Empirical data plus two key assumptions imply 10,000 legal departments in Europe

Oops, I have egg on my face.  I divided numbers of lawyers by 5  instead of multiplying by .05.  Big oops.

So the original header said "40,000" but should have said "10,000".  I will deal appropriately but sternly with my fall-down-on-the job staff of fact checkers!

Rees Morrison

 

Data from 2004 compiled by the Council of European Lawyers showed slightly more than 620,000 lawyers in the 17 countries covered. Taking that number as current, assume five percent of them practice as employees of corporate entities (conservative, since UK and US data suggest a percentage closer to 7), and further assume that law departments in those countries average three lawyers (since roughly half of the members of the Association of Corporate Counsel are 3 lawyers or less), it produces an astonishing estimate of 40,000 European legal departments.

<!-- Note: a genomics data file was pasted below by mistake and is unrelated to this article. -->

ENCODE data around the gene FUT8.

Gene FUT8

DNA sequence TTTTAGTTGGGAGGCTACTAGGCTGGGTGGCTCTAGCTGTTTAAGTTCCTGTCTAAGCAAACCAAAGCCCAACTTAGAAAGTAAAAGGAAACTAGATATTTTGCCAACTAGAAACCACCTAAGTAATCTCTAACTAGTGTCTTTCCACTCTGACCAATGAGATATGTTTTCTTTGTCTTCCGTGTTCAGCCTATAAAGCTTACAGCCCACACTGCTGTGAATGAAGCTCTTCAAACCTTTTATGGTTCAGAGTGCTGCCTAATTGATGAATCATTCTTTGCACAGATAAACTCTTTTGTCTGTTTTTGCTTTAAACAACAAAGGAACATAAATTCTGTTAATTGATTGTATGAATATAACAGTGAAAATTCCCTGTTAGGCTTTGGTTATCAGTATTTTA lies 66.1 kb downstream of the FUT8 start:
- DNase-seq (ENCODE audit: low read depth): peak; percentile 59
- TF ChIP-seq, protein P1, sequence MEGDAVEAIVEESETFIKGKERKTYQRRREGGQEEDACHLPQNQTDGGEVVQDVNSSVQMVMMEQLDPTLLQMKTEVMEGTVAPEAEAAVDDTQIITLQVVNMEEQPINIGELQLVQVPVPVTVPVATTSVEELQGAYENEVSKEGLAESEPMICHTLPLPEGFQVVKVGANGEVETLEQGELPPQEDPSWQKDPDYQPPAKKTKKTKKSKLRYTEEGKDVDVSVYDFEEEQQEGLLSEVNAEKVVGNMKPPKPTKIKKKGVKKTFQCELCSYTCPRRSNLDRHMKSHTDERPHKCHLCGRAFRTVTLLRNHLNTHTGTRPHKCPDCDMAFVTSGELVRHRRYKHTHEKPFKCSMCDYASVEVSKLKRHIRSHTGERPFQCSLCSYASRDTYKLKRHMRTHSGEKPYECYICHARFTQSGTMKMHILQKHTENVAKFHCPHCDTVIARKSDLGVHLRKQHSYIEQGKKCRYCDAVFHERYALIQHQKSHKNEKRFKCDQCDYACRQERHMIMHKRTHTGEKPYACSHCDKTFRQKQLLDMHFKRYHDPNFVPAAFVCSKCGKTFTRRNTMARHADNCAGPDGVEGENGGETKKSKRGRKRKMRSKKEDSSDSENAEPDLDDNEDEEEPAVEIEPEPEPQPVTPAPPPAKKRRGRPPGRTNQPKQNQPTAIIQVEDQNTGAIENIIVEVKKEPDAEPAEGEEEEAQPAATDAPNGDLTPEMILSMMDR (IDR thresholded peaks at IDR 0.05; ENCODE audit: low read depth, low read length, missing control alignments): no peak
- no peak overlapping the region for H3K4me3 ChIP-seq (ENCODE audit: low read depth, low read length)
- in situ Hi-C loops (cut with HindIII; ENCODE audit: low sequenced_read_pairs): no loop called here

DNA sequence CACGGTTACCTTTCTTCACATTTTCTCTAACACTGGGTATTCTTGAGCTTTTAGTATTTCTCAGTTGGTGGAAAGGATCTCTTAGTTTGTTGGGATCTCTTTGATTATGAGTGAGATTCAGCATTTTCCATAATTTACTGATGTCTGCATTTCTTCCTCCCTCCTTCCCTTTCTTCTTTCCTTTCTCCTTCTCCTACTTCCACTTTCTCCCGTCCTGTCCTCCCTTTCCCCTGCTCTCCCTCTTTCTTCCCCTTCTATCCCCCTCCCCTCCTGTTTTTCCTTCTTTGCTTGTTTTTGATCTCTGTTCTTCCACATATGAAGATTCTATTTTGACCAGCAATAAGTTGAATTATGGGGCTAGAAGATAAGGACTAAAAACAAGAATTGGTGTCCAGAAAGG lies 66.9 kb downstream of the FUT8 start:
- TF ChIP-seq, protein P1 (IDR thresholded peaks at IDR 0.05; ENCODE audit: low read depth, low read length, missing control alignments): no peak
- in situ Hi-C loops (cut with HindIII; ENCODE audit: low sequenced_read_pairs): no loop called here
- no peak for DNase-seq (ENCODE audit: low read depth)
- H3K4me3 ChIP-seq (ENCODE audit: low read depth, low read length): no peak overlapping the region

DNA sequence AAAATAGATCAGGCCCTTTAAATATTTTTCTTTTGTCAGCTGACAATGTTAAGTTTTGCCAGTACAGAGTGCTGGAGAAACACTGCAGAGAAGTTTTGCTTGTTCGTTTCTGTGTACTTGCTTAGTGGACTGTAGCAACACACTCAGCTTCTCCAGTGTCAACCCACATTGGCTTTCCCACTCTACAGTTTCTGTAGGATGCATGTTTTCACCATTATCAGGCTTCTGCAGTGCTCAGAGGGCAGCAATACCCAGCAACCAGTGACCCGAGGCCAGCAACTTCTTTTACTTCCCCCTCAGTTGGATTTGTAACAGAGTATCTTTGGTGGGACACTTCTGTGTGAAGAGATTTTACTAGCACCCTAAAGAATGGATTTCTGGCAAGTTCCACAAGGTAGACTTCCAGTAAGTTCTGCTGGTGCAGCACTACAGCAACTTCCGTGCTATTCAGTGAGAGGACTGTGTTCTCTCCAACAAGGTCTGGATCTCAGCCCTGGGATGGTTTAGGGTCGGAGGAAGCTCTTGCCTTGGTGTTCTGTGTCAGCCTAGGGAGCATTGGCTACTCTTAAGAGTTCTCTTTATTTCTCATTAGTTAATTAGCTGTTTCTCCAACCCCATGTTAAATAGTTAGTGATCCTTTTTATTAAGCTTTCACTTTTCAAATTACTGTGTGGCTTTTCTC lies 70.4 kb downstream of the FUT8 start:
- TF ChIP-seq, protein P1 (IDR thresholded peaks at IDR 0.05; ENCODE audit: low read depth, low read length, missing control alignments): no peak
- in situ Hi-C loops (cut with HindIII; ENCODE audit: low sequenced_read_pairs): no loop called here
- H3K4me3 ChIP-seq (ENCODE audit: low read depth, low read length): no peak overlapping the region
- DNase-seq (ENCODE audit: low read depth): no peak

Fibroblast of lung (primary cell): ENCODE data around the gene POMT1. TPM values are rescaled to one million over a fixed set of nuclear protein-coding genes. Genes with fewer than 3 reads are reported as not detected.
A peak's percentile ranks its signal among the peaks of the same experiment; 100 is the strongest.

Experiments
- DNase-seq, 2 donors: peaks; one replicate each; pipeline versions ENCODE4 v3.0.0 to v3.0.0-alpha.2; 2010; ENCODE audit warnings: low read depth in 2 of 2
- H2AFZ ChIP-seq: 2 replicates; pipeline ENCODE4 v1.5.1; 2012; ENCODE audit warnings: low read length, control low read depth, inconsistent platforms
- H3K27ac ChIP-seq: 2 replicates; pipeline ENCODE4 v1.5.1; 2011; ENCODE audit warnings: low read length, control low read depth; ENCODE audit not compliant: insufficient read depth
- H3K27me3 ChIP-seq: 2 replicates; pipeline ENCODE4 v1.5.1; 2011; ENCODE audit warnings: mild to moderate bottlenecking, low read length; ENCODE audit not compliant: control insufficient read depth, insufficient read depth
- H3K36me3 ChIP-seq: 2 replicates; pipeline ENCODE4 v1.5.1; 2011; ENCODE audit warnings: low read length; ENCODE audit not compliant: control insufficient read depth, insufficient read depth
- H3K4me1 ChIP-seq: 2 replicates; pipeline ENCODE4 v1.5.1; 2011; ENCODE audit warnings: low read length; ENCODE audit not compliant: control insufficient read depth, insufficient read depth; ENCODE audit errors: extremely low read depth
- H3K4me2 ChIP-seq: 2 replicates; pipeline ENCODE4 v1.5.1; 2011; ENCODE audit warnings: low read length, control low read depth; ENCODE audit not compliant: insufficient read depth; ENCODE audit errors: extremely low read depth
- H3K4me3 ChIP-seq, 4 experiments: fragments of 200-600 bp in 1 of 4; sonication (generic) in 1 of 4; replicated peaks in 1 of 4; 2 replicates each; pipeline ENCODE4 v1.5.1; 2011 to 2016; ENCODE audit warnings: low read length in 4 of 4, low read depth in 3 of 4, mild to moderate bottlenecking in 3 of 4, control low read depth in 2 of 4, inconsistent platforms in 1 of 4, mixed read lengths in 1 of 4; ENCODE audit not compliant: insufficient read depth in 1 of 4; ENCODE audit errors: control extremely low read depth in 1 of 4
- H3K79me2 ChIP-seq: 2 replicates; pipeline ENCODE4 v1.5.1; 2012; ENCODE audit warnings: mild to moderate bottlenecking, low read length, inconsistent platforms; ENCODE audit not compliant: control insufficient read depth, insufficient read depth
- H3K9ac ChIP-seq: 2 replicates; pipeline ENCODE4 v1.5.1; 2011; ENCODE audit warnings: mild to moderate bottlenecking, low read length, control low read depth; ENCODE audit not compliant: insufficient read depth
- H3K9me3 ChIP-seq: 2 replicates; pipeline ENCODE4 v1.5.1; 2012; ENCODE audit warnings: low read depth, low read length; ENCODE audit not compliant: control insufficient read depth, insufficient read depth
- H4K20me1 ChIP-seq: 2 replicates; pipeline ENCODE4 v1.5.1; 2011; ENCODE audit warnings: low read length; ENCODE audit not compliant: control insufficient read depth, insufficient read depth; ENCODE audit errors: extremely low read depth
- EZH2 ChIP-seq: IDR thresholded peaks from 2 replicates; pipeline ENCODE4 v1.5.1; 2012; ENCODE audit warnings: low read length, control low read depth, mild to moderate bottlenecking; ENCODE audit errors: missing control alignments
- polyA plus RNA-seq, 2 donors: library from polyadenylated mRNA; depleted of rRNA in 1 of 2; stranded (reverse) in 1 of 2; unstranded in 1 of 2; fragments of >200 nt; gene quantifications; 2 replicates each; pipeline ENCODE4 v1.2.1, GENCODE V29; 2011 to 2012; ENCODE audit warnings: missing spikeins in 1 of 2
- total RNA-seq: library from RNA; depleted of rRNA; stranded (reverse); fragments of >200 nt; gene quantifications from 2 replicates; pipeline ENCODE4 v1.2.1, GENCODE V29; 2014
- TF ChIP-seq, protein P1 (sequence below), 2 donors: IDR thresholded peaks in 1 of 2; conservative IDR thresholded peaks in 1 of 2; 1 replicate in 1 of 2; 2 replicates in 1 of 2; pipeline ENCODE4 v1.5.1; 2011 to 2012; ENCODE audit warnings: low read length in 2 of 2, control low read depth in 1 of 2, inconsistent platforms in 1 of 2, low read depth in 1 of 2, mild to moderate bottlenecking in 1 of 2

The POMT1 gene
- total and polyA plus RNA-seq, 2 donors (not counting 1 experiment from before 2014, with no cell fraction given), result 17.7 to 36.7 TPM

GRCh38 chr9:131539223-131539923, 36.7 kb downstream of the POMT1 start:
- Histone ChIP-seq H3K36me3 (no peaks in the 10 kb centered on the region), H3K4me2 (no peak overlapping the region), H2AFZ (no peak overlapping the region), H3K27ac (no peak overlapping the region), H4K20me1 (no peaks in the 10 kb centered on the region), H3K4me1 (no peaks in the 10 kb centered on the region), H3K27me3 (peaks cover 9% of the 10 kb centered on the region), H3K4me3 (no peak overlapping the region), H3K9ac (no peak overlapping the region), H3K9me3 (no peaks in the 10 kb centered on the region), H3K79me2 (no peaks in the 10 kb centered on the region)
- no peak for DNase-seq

There is no shortage of methodological issues with this estimate, but these admittedly gross metrics (total European practicing lawyers, the percentage of them in-house, and average in-house lawyer numbers) may still be directionally correct. If anyone can point me to better data, or if there are more sound assumptions to make, I would welcome hearing from them.

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